The Omaha Nighthawks’ offensive linemen went back to work Monday, determined to fix a unit they say is in need of a little fine-tuning and not a major overhaul.
The Nighthawks are coming off their worst offensive performance of the season, a 228-yard effort in a 22-10 loss to Las Vegas. Overall, Omaha has hardly been consistently overwhelming, averaging 281 net yards and 19 points a game.
“As a unit, we have just not been consistent,’’ offensive tackle George Foster said. “We do some great things, and then we do some not-so-great things.
“We just have to get more consistent, and then we’ll be fine.”
Omaha does rank last in the five-team United Football League in total offense (287 yards per game) and net yardage (280.7).
The Nighthawks also are fourth in rushing offense, having rushed 59 times for 184 yards and an average of 3.1 yards per attempt.
Omaha rushed for 65 yards against Las Vegas, which almost doubled the previous game’s output. The Nighthawks finished with 36 yards, on 19 carries, in a 20-17 win over Sacramento on Oct. 2.
“We want to run the ball,’’ center P.J. Alexander said. “We want to do a lot of things, but we have to get better as a unit.’’
Alexander said the difference between success and failure on many plays is a fine one.
“It’s been one guy here or there, one little step here or there,’’ Alexander said. “There is no one major factor that you can point out.
“It’s been one little thing that has thrown us off track,’’ he added.
“We know we have to be better, we want to be better and we’re working to get better.’’
So is the Nighthawks’ front office. Omaha has acquired 330-pound tackle Adrian Jones, who has started 26 of the 55 games he has played in the National Football League with the New York Jets and Kansas City.
Jones, who played college football at Kansas, had been in training camp with the Pittsburgh Steelers before being released in late August.
“Good offensive linemen are hard to find, and a guy like Adrian could come in and give us a shot in the arm,’’ Omaha General Manager Rick Mueller said.
To make room on the roster, the Nighthawks waived Donovan Raiola, who had been Alexander’s backup at center. Raiola had seen limited action in one game.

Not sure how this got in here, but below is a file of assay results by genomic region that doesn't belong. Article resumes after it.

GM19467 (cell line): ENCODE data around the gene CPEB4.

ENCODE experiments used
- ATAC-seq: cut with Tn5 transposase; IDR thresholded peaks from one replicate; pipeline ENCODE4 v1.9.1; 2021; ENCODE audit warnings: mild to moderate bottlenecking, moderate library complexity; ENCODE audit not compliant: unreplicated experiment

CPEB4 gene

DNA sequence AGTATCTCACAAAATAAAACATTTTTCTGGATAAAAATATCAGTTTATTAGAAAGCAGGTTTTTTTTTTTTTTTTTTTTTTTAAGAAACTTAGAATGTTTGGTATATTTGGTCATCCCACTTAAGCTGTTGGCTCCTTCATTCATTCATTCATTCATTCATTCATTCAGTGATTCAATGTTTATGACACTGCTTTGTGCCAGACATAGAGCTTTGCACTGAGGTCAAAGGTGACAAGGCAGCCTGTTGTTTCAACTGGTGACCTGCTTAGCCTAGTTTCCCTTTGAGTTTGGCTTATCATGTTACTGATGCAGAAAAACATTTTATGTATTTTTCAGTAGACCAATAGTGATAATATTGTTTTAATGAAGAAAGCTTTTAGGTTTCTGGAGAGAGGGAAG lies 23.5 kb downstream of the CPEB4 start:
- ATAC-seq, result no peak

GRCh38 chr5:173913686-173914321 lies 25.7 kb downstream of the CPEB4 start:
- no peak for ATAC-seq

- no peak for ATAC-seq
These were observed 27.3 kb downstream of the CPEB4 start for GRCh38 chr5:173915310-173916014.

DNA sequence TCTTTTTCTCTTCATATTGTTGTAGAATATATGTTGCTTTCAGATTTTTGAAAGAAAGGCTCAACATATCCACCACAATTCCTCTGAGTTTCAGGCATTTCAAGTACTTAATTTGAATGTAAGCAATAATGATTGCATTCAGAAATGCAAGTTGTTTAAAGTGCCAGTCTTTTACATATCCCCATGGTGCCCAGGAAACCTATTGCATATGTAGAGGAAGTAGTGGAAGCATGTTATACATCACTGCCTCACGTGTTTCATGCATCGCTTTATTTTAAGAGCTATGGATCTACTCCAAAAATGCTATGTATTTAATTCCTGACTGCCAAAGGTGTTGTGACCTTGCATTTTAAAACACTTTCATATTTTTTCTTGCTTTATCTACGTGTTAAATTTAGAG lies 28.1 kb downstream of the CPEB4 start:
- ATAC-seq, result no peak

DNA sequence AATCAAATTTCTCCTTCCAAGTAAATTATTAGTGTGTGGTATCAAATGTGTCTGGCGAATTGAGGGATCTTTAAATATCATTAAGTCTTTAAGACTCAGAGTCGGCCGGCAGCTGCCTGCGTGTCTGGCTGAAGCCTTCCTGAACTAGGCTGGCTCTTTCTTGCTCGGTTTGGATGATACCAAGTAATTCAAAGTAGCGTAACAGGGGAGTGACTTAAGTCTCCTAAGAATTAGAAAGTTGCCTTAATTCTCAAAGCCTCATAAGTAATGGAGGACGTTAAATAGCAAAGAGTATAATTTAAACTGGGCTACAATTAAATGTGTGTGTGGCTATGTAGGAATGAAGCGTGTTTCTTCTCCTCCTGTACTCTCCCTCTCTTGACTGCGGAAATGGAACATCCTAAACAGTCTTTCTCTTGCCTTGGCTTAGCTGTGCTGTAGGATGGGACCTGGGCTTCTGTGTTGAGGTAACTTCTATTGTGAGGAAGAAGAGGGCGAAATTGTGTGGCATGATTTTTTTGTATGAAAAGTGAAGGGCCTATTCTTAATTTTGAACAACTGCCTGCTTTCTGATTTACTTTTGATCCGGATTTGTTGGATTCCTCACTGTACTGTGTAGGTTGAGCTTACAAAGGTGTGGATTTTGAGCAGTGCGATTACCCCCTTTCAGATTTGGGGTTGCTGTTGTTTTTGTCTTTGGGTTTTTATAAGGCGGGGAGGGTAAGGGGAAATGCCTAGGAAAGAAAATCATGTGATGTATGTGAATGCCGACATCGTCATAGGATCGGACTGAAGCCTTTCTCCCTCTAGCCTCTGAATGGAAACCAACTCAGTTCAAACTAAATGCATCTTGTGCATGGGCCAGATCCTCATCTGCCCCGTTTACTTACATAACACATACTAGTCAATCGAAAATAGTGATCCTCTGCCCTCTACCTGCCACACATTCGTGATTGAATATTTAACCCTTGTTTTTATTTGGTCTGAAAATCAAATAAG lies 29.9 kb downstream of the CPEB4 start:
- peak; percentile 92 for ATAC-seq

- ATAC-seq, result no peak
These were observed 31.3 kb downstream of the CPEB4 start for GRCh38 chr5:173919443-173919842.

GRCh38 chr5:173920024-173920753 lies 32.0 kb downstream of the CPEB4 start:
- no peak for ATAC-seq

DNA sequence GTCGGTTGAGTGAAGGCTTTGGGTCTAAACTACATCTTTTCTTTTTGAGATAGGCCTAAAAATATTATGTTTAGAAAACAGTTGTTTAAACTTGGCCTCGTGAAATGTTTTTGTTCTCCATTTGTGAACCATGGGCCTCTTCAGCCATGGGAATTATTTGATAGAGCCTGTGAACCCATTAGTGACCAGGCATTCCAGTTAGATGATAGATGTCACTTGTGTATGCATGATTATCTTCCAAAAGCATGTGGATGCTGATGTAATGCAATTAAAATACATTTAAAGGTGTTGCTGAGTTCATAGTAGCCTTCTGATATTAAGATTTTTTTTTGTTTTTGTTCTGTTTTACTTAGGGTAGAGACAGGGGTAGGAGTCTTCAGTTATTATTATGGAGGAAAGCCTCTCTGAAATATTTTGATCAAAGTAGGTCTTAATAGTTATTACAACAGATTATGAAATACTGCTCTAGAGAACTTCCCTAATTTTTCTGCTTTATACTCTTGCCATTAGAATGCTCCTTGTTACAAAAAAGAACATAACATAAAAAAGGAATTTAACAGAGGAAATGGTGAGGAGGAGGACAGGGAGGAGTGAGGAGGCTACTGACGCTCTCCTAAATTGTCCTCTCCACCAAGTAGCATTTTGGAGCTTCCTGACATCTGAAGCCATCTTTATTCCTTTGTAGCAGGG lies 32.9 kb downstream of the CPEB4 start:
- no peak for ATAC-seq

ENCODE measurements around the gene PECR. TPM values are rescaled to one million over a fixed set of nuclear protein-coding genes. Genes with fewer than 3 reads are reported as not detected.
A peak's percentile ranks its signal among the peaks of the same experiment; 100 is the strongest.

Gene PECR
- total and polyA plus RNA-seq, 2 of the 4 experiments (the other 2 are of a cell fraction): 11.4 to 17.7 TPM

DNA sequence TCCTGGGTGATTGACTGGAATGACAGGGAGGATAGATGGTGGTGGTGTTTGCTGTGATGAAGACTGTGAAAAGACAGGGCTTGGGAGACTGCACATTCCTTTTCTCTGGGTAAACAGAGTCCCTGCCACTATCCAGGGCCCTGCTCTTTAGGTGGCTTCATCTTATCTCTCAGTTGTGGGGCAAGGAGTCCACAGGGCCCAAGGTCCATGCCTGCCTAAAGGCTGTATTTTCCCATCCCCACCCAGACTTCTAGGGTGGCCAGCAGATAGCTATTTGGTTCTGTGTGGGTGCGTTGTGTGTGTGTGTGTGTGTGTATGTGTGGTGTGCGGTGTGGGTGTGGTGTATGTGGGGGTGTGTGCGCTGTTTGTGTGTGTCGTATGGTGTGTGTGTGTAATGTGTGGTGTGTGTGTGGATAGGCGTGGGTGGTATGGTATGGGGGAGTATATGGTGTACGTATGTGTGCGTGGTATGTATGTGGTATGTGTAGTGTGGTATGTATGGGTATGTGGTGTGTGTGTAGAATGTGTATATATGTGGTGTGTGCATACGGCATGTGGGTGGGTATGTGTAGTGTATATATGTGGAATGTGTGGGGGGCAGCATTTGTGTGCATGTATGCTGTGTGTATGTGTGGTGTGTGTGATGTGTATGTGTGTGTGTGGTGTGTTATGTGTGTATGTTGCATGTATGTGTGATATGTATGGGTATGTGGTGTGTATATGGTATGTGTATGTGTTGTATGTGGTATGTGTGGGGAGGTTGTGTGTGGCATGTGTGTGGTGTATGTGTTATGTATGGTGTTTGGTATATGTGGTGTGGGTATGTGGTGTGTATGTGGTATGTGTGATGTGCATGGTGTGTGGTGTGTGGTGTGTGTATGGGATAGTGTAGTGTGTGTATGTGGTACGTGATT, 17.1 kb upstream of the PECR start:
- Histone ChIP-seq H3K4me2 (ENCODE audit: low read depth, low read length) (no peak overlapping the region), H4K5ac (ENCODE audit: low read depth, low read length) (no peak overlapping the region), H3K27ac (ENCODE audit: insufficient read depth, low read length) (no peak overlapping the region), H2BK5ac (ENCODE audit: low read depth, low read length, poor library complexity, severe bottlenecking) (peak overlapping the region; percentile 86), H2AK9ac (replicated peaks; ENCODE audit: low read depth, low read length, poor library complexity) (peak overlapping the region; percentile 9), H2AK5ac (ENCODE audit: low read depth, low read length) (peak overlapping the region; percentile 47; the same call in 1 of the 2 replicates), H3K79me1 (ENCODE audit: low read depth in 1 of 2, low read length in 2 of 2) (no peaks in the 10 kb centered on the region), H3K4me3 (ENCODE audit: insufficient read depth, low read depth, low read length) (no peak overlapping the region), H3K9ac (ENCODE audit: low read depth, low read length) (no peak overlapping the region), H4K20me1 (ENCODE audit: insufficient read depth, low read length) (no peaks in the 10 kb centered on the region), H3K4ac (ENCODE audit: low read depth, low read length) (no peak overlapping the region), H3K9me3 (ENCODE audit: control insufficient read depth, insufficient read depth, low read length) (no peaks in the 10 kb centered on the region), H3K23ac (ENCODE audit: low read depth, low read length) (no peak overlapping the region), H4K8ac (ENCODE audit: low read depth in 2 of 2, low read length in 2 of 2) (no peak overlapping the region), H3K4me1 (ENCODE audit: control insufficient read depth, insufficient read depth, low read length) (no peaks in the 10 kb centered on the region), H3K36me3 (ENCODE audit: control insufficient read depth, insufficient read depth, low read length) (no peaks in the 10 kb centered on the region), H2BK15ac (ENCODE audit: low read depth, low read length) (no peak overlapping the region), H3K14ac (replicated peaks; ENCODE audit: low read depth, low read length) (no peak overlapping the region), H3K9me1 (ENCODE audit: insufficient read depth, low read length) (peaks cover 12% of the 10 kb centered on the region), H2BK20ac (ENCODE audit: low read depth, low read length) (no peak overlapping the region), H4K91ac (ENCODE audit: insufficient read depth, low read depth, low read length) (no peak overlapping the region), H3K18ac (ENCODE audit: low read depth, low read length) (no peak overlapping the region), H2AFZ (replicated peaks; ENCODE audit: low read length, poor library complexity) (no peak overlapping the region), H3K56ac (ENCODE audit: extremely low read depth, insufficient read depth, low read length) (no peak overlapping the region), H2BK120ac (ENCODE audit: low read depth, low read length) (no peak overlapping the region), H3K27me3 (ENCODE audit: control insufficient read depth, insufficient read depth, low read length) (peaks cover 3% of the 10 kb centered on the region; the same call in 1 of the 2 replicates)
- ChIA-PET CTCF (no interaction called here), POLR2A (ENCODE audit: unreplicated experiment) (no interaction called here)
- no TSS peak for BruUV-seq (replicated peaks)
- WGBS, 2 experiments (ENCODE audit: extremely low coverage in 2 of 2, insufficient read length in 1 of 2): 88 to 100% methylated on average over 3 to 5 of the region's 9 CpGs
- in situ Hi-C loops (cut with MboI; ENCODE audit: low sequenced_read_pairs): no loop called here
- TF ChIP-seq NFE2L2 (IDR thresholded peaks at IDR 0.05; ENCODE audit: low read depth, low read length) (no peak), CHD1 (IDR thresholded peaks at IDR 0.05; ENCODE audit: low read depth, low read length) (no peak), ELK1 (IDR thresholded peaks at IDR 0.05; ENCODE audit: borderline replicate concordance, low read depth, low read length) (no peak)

Overall, Mueller said he’s not discouraged by what he has seen from the offense but that the unit has to avoid penalties and turnovers that have plagued it in the past two games.
“That’s what is upsetting,’’ he said. “At the end of the day, we didn’t play that badly against Las Vegas.
“But penalties and turnovers were the difference in that game.’’
Omaha scored a touchdown on its first possession, then appeared headed for another when Eric Green’s interception gave the Nighthawks the football at the Las Vegas 32-yard line. The drive ended when Ahman Green fumbled at the Locomotives’ 8-yard line.
Quarterback Jeff Garcia also threw two interceptions, one of which Isaiah Trufant returned 27 yards for a touchdown.
Omaha got a field goal on its third possession to take a 10-3 lead. The Nighthawks then failed to make it past midfield on eight of their last nine possessions.
“I think it all comes down to execution,’’ tackle Dan Gay said. “It’s just little things.
“I know I’ve had my faults on that. It’s sometimes 10 guys doing the right thing and one guy doing something wrong that can mess up a whole play.”
Omaha has five regular-season games remaining, starting with Saturday’s contest at Hartford. There is still plenty of time, Foster said, to get things ironed out.
“When we do, we’re going to score a lot of points,’’ Foster said. “We were on the verge of it last game, but we got derailed a little bit.’’
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